18-month-old Xavier McKeown happily sits still for his checkup -- as long as he gets to hold the stethoscope. Karlyn Armbruster, M.D., has lots of experience with young patients and knows when distraction is the best course. (Sheri Porter/AAFP News)
Adam Armbruster, M.D., invites Sam Heiderscheidt to view X-rays of his foot so they can check the healing of broken bone together. Armbruster engages patients in their care by giving them opportunities for shared decision-making. (Sheri Porter/AAFP News)
Measuring an infant in utero provides a joyful moment for both Karlyn Armbruster, M.D., and her patient, Brooke Wilfahrt. "This is just perfect at this point in your pregnancy," says a smiling Armbruster. (Sheri Porter/AAFP News)
John Pelzel, M.D., one of four family physicians at the Sleepy Eye Medical Center, says working here allows him to use his full array of medical skills. "I would love to see residency programs be more involved in sending folks out to hospitals like ours; that would be a great way to advocate for rural medicine." (Sheri Porter/AAFP News)
Hospital patient Randeen Murphy wants to go home, and Adam Armbruster, M.D., stops by her hospital room this morning to see if she's ready to do so. The four family physicians practicing in Sleepy Eye, Minn., oversee the health care of residents in three different nursing homes in the area. (Sheri Porter/AAFP News)
Adam Armbruster, M.D., sports a St. Mary's coaching staff jacket during a recent high school football game. His affinity for sports offers him a chance to give back to the community he loves in another way beyond health care. (Sheri Porter/AAFP News)
Like many rural communities across America, residents of Sleepy Eye are looking for ways to revitalize their Main Street. Since this photo was taken, a new coffee shop and microbrewery have opened in the town's refurbished movie theater, which the Armbrusters own and have renovated. Karlyn reports huge community support. (Sheri Porter/AAFP News)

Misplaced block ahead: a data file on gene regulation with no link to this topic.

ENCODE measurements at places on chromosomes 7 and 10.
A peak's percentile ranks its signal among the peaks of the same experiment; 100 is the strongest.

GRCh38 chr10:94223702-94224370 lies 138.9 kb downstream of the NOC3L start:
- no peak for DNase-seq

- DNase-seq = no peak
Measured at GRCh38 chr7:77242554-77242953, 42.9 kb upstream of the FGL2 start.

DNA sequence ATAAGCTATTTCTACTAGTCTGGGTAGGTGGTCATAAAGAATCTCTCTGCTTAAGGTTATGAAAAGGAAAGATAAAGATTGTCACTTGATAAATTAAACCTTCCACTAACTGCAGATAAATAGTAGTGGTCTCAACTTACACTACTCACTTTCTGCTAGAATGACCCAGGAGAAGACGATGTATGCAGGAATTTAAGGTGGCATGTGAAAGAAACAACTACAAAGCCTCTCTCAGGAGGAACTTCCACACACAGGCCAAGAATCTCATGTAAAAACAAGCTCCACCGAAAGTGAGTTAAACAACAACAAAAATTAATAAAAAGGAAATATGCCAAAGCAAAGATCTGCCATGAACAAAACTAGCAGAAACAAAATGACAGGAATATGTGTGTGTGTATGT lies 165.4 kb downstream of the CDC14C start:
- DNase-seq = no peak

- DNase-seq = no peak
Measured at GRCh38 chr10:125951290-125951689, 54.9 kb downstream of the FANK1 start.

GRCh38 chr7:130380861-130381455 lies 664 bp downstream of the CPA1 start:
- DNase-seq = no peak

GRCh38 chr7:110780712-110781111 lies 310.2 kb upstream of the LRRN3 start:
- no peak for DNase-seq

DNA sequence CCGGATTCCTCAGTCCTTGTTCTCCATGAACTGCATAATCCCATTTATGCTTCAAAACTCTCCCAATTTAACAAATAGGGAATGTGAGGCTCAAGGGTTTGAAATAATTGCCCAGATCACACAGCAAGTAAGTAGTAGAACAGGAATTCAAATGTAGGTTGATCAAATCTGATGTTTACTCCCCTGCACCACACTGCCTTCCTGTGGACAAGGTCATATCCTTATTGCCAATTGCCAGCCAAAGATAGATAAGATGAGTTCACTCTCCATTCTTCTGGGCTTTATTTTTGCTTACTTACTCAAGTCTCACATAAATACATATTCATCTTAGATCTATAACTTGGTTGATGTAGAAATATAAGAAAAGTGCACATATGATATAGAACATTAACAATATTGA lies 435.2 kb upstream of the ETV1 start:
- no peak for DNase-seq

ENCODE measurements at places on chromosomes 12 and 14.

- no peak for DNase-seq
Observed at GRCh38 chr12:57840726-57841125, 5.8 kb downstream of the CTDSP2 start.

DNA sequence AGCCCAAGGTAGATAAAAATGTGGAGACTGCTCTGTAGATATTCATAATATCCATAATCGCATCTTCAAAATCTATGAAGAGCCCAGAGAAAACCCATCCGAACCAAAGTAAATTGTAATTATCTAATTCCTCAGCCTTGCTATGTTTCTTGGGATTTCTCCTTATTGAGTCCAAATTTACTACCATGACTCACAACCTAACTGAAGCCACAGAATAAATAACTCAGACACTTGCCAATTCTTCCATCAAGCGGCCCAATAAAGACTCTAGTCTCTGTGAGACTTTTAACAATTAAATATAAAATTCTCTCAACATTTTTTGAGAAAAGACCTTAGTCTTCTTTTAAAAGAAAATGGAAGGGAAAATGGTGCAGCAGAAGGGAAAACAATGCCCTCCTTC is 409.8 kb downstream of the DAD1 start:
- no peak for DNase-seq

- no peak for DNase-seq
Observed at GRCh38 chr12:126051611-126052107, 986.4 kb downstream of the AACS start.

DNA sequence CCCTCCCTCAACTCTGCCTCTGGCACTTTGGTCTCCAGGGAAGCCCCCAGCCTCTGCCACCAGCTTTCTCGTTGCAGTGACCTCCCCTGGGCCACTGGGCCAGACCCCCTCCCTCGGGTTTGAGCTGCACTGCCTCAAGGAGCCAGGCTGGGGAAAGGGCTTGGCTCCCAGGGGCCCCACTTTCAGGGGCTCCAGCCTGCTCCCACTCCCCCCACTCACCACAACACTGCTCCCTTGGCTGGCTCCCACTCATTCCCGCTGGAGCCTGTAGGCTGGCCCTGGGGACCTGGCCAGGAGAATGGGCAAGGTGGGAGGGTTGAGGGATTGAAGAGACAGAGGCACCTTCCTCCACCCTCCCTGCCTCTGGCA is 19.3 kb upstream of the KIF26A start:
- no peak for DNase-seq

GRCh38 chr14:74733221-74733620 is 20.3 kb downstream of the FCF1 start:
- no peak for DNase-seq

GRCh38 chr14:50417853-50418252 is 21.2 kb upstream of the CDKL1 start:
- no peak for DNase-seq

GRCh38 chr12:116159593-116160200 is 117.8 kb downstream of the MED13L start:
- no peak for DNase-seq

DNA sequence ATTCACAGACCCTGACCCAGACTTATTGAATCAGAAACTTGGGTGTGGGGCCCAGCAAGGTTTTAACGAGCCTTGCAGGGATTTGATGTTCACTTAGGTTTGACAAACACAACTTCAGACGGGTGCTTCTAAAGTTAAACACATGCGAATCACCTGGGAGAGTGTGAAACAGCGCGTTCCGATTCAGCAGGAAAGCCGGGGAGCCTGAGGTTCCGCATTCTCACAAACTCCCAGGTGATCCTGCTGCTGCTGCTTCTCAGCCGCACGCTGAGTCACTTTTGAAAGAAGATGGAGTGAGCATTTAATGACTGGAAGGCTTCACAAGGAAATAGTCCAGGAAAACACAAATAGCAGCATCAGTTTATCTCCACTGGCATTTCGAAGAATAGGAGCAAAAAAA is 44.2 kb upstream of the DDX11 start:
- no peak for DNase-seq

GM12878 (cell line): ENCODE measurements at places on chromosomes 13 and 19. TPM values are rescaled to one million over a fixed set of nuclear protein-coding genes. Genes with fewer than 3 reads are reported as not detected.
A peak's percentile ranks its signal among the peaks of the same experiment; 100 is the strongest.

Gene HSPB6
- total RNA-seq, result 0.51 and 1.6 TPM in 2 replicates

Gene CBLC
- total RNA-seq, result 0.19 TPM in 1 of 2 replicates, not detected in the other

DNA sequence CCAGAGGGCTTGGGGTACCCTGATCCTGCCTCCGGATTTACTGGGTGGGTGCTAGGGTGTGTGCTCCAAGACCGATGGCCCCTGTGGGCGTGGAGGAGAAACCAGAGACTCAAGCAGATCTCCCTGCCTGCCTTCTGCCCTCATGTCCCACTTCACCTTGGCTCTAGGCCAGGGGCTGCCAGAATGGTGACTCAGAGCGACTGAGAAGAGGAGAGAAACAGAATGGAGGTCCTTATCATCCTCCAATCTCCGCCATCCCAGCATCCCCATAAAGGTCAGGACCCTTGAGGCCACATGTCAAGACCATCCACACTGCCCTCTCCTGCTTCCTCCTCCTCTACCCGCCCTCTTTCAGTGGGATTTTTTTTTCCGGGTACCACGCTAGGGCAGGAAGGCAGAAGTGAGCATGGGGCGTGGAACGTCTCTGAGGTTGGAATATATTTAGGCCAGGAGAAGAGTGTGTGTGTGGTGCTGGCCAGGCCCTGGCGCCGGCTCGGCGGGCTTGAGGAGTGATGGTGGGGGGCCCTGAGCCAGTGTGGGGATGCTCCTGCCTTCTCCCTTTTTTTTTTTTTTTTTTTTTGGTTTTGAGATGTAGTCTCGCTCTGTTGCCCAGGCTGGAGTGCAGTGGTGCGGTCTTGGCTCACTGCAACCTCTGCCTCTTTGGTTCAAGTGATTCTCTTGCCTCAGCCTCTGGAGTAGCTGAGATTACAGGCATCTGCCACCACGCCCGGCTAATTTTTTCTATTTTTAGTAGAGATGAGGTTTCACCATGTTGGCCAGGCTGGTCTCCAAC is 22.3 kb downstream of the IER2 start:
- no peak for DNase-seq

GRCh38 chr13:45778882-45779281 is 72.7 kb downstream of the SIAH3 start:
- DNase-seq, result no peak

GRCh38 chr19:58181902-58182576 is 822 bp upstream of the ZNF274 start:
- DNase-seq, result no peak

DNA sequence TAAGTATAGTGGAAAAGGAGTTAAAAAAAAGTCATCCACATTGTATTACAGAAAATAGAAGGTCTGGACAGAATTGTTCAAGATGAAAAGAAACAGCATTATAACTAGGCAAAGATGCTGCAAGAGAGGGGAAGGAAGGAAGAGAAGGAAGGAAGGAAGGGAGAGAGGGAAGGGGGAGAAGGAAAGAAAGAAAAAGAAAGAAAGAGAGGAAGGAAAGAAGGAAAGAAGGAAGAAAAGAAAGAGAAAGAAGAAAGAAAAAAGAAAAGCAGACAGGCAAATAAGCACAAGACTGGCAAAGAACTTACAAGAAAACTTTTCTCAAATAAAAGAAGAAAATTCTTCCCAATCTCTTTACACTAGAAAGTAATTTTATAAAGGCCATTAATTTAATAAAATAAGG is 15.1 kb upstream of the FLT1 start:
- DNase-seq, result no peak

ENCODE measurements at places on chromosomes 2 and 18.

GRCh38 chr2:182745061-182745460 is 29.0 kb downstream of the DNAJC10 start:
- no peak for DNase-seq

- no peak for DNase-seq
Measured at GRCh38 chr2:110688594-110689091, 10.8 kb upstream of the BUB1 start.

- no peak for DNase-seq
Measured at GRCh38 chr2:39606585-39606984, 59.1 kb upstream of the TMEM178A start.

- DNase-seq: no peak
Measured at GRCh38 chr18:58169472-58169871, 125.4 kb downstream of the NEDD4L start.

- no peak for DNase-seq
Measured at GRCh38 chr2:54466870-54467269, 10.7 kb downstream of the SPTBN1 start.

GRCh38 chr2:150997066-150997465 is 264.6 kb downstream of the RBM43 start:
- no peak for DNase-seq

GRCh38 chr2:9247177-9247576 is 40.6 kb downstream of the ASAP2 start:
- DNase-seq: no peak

It's a chilly Friday night in mid-September and the St. Mary's High School football team has traveled from Sleepy Eye, Minn. -- population about 3,200 -- to Hector, 31 miles to the north, to take on the Mustangs, a local rival.
When patient Neil "Chuck" Case says he needs to make an appointment with a clinician in the Twin Cities about some foot issues, Adam Armbruster, M.D., is quick to respond: "You don't need to see a podiatrist; I can do that."
Down on the field, among all those eager young players for the St. Mary's Knights, is family physician Adam Armbruster, M.D., who volunteers as the assistant coach.
No, his son is not on the team; Henry is 4 years old and playing in the stands along with his 6- and 8-year-old sisters. Adam's wife, Karlyn Armbruster, M.D., has brought the entire family to watch the game, and on this particular night, AAFP News was invited to join them after shadowing the Armbrusters for a couple of days at the Sleepy Eye Medical Center.